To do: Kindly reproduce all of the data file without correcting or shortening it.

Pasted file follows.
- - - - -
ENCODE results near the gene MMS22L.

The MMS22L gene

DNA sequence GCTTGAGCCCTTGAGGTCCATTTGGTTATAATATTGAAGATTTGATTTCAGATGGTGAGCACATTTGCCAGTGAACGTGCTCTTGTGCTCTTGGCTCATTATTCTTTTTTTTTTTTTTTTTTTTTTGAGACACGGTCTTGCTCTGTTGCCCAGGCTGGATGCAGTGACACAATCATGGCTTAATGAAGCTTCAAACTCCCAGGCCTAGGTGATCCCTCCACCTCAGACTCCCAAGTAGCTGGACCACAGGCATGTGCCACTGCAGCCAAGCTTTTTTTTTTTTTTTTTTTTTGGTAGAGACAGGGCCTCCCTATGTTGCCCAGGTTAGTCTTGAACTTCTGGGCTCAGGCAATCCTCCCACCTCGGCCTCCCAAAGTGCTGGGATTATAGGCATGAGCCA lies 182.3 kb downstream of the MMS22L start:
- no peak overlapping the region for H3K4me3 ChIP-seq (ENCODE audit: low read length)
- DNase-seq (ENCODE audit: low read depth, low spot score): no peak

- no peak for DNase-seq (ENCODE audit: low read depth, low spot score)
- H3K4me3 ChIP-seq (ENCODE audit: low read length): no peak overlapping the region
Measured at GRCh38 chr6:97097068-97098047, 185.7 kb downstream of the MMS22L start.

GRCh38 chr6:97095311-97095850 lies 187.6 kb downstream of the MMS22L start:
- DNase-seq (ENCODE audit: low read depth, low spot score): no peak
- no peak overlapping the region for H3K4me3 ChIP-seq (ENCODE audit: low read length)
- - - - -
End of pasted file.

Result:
ENCODE results near the gene MMS22L.

The MMS22L gene

DNA sequence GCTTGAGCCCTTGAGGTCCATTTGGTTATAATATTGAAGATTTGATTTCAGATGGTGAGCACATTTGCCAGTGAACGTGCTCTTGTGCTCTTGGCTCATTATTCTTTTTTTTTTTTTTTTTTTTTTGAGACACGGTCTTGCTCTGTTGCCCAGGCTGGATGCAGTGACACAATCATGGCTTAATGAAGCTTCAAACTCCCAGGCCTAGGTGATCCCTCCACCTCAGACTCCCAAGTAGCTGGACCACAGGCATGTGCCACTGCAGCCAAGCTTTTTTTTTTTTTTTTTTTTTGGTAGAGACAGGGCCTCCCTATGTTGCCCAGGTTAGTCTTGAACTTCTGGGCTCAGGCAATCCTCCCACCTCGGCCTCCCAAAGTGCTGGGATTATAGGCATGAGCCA lies 182.3 kb downstream of the MMS22L start:
- no peak overlapping the region for H3K4me3 ChIP-seq (ENCODE audit: low read length)
- DNase-seq (ENCODE audit: low read depth, low spot score): no peak

- no peak for DNase-seq (ENCODE audit: low read depth, low spot score)
- H3K4me3 ChIP-seq (ENCODE audit: low read length): no peak overlapping the region
Measured at GRCh38 chr6:97097068-97098047, 185.7 kb downstream of the MMS22L start.

GRCh38 chr6:97095311-97095850 lies 187.6 kb downstream of the MMS22L start:
- DNase-seq (ENCODE audit: low read depth, low spot score): no peak
- no peak overlapping the region for H3K4me3 ChIP-seq (ENCODE audit: low read length)